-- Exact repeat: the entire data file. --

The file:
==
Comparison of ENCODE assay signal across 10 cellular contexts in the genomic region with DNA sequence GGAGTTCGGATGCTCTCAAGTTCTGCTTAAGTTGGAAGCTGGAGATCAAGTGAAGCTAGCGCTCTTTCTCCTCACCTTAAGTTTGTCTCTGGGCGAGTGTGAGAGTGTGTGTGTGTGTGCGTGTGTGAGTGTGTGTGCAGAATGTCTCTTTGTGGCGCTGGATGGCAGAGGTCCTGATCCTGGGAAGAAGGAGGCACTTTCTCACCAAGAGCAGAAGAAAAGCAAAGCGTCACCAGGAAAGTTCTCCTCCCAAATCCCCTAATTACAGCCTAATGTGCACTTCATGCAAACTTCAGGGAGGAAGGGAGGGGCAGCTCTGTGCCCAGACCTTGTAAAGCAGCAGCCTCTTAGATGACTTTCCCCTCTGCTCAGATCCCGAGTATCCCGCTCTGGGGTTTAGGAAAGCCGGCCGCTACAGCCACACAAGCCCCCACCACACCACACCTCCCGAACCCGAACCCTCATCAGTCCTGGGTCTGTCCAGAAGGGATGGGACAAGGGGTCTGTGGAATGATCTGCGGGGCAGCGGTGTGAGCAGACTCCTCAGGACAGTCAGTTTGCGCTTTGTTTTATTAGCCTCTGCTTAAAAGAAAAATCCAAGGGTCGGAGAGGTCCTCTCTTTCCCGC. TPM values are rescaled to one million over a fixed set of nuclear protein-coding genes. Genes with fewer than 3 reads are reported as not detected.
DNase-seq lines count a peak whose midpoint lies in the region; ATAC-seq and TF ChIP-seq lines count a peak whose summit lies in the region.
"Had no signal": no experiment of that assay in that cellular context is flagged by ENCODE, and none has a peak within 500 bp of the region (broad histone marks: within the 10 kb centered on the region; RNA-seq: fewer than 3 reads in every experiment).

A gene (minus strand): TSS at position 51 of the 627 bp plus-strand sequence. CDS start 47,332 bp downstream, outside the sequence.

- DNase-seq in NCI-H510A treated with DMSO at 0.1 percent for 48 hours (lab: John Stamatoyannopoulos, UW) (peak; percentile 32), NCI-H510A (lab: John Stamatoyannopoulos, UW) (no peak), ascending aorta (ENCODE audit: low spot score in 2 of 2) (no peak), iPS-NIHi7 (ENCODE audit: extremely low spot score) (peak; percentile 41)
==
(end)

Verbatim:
Comparison of ENCODE assay signal across 10 cellular contexts in the genomic region with DNA sequence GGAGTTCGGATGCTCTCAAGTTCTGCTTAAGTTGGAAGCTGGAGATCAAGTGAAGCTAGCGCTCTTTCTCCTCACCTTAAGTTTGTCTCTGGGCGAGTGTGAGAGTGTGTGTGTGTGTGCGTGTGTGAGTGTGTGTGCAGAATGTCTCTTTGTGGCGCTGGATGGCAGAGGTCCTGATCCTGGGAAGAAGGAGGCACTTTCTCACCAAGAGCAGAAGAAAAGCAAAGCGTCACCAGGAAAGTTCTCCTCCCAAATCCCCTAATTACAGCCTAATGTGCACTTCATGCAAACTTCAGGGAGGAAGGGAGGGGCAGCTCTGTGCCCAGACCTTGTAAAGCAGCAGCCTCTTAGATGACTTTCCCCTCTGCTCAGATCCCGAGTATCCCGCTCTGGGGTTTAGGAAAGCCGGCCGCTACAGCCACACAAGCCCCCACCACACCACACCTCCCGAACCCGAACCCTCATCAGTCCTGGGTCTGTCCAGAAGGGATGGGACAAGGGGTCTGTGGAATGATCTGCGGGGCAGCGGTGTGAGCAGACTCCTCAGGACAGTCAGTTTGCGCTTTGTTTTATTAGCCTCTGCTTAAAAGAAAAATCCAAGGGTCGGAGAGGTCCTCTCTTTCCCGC. TPM values are rescaled to one million over a fixed set of nuclear protein-coding genes. Genes with fewer than 3 reads are reported as not detected.
DNase-seq lines count a peak whose midpoint lies in the region; ATAC-seq and TF ChIP-seq lines count a peak whose summit lies in the region.
"Had no signal": no experiment of that assay in that cellular context is flagged by ENCODE, and none has a peak within 500 bp of the region (broad histone marks: within the 10 kb centered on the region; RNA-seq: fewer than 3 reads in every experiment).

A gene (minus strand): TSS at position 51 of the 627 bp plus-strand sequence. CDS start 47,332 bp downstream, outside the sequence.

- DNase-seq in NCI-H510A treated with DMSO at 0.1 percent for 48 hours (lab: John Stamatoyannopoulos, UW) (peak; percentile 32), NCI-H510A (lab: John Stamatoyannopoulos, UW) (no peak), ascending aorta (ENCODE audit: low spot score in 2 of 2) (no peak), iPS-NIHi7 (ENCODE audit: extremely low spot score) (peak; percentile 41)